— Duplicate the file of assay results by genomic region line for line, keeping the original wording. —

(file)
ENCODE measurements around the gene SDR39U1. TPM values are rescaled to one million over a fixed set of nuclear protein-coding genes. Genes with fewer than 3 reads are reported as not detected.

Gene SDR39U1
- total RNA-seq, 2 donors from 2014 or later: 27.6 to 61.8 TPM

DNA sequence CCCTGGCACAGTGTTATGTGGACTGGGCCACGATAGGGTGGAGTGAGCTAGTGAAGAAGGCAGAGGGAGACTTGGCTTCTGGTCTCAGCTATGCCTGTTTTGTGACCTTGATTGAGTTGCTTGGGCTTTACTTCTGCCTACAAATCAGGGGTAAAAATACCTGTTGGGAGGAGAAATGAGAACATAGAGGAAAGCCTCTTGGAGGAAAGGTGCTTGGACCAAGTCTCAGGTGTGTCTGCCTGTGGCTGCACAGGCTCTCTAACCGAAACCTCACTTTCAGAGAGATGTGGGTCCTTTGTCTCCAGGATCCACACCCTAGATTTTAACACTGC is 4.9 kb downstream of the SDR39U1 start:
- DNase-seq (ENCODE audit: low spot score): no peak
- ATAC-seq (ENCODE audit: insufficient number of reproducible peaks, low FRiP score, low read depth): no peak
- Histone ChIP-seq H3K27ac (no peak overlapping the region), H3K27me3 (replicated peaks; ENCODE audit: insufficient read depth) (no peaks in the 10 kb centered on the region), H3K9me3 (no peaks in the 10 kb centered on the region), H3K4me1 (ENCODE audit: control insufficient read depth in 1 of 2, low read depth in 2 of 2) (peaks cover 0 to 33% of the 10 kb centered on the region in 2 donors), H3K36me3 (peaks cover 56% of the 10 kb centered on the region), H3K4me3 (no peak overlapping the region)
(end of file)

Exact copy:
ENCODE measurements around the gene SDR39U1. TPM values are rescaled to one million over a fixed set of nuclear protein-coding genes. Genes with fewer than 3 reads are reported as not detected.

Gene SDR39U1
- total RNA-seq, 2 donors from 2014 or later: 27.6 to 61.8 TPM

DNA sequence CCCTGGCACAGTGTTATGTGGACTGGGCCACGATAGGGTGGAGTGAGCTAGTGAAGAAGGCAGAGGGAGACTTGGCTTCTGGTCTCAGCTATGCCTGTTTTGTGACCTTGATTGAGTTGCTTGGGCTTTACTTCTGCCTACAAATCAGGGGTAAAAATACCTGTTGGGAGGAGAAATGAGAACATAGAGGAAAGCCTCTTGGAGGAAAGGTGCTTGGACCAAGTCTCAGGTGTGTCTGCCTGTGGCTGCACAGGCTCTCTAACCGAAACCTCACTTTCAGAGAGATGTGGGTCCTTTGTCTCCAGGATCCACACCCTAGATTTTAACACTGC is 4.9 kb downstream of the SDR39U1 start:
- DNase-seq (ENCODE audit: low spot score): no peak
- ATAC-seq (ENCODE audit: insufficient number of reproducible peaks, low FRiP score, low read depth): no peak
- Histone ChIP-seq H3K27ac (no peak overlapping the region), H3K27me3 (replicated peaks; ENCODE audit: insufficient read depth) (no peaks in the 10 kb centered on the region), H3K9me3 (no peaks in the 10 kb centered on the region), H3K4me1 (ENCODE audit: control insufficient read depth in 1 of 2, low read depth in 2 of 2) (peaks cover 0 to 33% of the 10 kb centered on the region in 2 donors), H3K36me3 (peaks cover 56% of the 10 kb centered on the region), H3K4me3 (no peak overlapping the region)